mechanism whereby large masses of rocks move down a slope under
gravitational force, producing folding and faulting of varying extent and
complexity (Allaby and Allaby, 1999)

Deformation by Gravity Sliding-Gliding Tectonics

mod. after Pew (1983)

Parallel Belts of Samarinda


Anticlinorium, Kutei Basin

van de Weerd and Armin (1992)

Ott (1987)

Ott (1987)

differential gravity from west to east

Ott (1987)

Ott (1987)

Sketch of SE and
eastern Kalimantan,
showing Upper Kutei and
Lower Kutei basins. The
volcanic centres are
mainly Miocene and
associated with the gold
deposits. Balikpapan sits
within the Mahakam
Delta.

van de Weerd and Armin (1992)

Pertamina BPPKA (1996)

West-east section showing migration pathways

Structural cross section across Tarakan Basin


Satyana et al. (1999)

Tarakan Basin
Neogene Stratigraphy

Samuel (1980)

Gravity Sliding - Gliding Tectonics continued into North Makassar Basin,


Makassar Strait in the formation of toe thrusts

mod. after Guritno et al. (2003)

Implications of Wrench Segmentation of Central Java

Brebes flexure INDENTATION


Tegal diapirs (?) Semarang flexure
0
0
15
isostatic crustal subsidence 0
5
80

Bumiayu-Luk Ulo High


triangle zone of tectonic
80
locked area with maximum
Luk Ulo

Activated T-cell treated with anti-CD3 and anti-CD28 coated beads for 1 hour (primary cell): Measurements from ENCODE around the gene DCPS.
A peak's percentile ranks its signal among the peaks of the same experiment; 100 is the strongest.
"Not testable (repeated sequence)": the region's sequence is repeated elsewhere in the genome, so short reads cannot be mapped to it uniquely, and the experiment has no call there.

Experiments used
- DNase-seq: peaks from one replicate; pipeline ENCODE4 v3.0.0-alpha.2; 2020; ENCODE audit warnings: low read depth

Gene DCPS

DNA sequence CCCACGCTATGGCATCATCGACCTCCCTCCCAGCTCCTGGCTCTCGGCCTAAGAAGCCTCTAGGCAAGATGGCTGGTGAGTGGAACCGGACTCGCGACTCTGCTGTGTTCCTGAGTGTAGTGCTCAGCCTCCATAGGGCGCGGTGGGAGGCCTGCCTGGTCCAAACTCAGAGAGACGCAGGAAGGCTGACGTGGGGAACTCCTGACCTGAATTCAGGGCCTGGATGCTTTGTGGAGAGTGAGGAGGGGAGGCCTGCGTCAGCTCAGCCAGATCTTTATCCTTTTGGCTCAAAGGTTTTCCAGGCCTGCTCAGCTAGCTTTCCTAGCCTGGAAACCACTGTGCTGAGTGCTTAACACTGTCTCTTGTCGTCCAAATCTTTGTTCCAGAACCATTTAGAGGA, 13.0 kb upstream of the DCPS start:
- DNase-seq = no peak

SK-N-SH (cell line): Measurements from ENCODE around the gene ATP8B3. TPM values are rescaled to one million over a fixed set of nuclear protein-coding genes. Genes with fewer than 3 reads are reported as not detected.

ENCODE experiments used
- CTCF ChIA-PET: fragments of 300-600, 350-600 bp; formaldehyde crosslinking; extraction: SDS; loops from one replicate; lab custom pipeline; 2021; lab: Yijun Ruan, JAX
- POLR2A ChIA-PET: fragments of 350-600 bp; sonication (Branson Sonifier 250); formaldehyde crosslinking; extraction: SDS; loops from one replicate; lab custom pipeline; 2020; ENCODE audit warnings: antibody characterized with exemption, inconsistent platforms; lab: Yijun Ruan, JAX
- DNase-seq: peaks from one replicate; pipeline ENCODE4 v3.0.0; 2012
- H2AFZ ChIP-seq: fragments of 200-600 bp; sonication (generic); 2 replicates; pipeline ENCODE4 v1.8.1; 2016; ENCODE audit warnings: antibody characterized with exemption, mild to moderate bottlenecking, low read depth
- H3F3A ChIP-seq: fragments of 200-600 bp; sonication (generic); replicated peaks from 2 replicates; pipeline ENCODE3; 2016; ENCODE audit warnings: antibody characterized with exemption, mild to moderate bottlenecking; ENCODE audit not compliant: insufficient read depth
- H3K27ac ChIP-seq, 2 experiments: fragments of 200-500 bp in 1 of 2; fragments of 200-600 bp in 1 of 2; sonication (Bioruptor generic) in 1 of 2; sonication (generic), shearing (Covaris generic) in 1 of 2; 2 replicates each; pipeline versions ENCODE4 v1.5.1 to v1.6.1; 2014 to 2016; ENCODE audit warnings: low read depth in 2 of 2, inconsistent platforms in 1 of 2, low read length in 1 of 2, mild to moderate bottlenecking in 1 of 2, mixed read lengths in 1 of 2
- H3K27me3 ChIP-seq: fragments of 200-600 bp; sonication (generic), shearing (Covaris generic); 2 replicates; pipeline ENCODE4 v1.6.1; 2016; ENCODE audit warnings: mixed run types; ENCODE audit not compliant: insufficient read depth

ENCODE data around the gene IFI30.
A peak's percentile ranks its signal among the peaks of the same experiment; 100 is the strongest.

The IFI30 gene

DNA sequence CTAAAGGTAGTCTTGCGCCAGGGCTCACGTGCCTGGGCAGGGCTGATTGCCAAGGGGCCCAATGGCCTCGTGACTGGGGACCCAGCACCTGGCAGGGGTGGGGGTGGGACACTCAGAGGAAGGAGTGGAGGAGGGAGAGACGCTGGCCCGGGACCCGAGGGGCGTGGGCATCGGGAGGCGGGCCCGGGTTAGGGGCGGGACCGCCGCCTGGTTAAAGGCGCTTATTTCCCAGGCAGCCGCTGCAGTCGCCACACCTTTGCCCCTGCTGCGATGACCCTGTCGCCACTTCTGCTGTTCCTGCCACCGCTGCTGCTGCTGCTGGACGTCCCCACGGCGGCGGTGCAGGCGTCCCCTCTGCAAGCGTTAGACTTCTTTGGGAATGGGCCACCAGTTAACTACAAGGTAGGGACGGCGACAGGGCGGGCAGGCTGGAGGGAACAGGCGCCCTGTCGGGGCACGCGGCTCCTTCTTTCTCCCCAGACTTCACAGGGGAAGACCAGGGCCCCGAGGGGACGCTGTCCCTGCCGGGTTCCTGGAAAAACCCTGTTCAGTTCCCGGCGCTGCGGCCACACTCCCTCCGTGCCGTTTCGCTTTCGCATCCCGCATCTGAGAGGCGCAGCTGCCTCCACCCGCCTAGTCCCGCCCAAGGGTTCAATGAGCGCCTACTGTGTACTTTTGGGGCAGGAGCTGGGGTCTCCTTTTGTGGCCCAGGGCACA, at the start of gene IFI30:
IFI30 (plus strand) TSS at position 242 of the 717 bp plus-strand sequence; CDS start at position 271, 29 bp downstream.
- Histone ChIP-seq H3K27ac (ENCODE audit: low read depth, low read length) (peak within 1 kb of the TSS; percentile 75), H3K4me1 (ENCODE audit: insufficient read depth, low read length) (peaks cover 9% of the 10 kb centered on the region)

uplift of 2000 meters

Western Deep

isostatic crustal subsidence

INDENTATION
200 KM

200 KMS

Karangbolong High

Satyana and Purwaningsih (2002)

Re

upper pliocene

lower pliocene

South

North

van Bemmelen (1949)

traps

Gravity Sliding- Gliding Tectonics of North Serayu Basin, Central Java


differential gravity from south to north
after Guritno et al. (2003)

Satyana and Armandita (2004)

Contents

Regional Tectonics of Indonesia


Introducing Petroleum System
Tectonics and Indonesian Basin Formation
Petroleum from Rifted and Inverted Sundaland Basins
Petroleum from Areas with Gliding Tectonics
Petroleum from Collisional Terranes
Petroleum from Australian Passive Margins
Regional Play Types of Indonesia: Tectonic Controls

Collision
Collision occurs
across a
converging plate
margin when two
masses that are too
light to sink meet at
a subduction zone.
The boundary
between the two
masses is called a
suture zone.
Press and Siever (1998)

Ideal Anatomy of Collisional Orogen


Ideal anatomy of collisional orogen consists of :
foreland basin (pro-foreland)
foreland fold/thrust belt (pro-foreland fold/thrust belt)
suture
internal metamorphic/igneous zone
retro (or back arc) fold/thrust belt (retro-foreland)

Garzanti et al. (2007)

Location of Collision Zones

Drifting and
collision history of
Banggai-Sula
micro-continent

Sulawesi Crustal Composition

WEST

EAST

EAST SULAWESI
BANGGAI-SULA

EAST SULAWESI

BANGGAI-SULA

Garrard et al. (1988)

Foreland basin development of Banggai-Sula Basin

Pertamina BPPKA (1996)

Cross section across Banggai collision

leading edge of collision

East Sulawesi
ophiolite terrane

Senoro
Donggi

Banggai-Sula
micro-plate